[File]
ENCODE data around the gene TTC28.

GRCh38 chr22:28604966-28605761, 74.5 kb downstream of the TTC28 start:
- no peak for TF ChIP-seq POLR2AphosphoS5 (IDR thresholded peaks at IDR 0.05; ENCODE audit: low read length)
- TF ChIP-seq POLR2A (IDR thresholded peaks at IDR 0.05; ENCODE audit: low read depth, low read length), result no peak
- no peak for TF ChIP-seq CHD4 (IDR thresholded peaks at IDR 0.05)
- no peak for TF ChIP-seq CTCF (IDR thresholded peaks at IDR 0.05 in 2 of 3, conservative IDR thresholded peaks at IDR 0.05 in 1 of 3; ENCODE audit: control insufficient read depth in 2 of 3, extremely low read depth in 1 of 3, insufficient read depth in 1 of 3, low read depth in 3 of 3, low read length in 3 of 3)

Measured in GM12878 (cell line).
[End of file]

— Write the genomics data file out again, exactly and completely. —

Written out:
ENCODE data around the gene TTC28.

GRCh38 chr22:28604966-28605761, 74.5 kb downstream of the TTC28 start:
- no peak for TF ChIP-seq POLR2AphosphoS5 (IDR thresholded peaks at IDR 0.05; ENCODE audit: low read length)
- TF ChIP-seq POLR2A (IDR thresholded peaks at IDR 0.05; ENCODE audit: low read depth, low read length), result no peak
- no peak for TF ChIP-seq CHD4 (IDR thresholded peaks at IDR 0.05)
- no peak for TF ChIP-seq CTCF (IDR thresholded peaks at IDR 0.05 in 2 of 3, conservative IDR thresholded peaks at IDR 0.05 in 1 of 3; ENCODE audit: control insufficient read depth in 2 of 3, extremely low read depth in 1 of 3, insufficient read depth in 1 of 3, low read depth in 3 of 3, low read length in 3 of 3)

Measured in GM12878 (cell line).